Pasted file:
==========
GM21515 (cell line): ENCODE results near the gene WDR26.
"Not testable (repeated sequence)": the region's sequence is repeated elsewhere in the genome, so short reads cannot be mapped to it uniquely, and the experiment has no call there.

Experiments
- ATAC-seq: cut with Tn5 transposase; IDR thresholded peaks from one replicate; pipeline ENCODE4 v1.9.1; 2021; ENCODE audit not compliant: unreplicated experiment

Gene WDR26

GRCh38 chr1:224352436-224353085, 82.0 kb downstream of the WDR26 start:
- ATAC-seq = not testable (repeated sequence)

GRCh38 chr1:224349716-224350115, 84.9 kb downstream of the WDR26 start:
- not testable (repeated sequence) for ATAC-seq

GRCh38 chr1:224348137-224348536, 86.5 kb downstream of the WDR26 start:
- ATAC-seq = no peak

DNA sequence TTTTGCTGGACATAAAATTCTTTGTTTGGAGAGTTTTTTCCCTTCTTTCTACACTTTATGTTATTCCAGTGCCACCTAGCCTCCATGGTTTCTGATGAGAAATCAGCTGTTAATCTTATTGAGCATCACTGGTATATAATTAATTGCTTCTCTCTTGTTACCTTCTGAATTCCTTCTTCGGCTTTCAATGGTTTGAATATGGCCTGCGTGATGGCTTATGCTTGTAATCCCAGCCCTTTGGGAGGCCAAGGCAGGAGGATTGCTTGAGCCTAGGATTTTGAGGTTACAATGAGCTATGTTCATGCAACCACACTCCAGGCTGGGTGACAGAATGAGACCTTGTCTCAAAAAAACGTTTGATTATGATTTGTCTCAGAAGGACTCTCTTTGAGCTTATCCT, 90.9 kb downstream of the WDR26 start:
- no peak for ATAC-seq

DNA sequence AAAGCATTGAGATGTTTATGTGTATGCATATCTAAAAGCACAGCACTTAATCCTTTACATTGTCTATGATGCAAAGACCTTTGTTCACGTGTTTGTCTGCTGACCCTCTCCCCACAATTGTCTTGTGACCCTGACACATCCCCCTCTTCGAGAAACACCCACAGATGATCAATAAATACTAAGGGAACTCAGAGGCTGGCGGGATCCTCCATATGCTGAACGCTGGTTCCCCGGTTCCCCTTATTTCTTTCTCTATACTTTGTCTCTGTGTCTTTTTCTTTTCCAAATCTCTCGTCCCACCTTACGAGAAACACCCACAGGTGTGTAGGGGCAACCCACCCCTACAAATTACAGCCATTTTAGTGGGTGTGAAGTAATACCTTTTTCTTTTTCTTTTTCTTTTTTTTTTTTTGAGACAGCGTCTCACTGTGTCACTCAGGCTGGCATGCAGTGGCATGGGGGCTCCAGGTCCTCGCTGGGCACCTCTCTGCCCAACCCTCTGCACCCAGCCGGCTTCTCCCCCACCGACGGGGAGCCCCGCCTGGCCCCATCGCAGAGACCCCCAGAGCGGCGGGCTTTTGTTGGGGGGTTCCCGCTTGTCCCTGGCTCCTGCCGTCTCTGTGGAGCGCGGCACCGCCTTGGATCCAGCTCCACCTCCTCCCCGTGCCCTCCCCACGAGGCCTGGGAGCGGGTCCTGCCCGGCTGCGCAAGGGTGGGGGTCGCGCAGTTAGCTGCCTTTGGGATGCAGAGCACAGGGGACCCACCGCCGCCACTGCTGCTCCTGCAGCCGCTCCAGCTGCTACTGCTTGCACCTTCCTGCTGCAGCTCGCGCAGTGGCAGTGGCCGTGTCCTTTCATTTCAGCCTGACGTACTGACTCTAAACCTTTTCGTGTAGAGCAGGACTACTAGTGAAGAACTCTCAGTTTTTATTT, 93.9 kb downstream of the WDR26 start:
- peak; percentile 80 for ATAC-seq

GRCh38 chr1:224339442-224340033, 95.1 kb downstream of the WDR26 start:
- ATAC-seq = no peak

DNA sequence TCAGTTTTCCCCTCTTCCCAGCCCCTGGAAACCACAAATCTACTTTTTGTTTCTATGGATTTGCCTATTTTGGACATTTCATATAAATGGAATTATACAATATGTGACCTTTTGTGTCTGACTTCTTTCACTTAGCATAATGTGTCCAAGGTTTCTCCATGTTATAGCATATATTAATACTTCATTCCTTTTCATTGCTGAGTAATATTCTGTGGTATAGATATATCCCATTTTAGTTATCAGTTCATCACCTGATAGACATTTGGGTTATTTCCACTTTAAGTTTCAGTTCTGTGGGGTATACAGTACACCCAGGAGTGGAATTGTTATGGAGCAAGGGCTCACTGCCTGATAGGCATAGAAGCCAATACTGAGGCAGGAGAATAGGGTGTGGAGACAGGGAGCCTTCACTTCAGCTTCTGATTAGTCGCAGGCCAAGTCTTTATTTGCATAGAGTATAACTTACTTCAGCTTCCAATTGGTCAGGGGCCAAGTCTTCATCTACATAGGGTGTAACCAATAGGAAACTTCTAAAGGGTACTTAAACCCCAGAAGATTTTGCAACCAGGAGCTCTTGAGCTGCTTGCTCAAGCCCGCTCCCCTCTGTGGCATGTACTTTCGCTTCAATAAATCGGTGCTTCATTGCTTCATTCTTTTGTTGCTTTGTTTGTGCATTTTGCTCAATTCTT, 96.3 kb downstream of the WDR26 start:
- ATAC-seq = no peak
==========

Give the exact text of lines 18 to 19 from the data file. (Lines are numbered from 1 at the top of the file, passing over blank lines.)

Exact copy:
DNA sequence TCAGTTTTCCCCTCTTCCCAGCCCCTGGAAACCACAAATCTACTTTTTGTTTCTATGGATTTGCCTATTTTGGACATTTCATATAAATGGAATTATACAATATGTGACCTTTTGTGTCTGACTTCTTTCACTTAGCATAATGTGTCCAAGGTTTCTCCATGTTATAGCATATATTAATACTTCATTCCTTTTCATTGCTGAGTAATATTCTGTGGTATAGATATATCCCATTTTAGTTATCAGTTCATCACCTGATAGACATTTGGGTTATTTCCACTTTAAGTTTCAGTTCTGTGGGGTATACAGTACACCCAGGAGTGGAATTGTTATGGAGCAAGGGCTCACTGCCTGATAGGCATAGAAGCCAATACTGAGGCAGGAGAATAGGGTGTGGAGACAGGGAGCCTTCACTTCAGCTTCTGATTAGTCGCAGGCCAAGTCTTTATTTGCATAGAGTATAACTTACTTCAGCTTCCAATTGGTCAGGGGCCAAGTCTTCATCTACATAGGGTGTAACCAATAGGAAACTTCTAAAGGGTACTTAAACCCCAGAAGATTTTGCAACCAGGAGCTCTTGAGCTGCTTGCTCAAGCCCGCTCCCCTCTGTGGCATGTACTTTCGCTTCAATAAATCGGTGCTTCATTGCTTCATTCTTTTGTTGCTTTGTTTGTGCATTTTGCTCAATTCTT, 96.3 kb downstream of the WDR26 start:
- ATAC-seq = no peak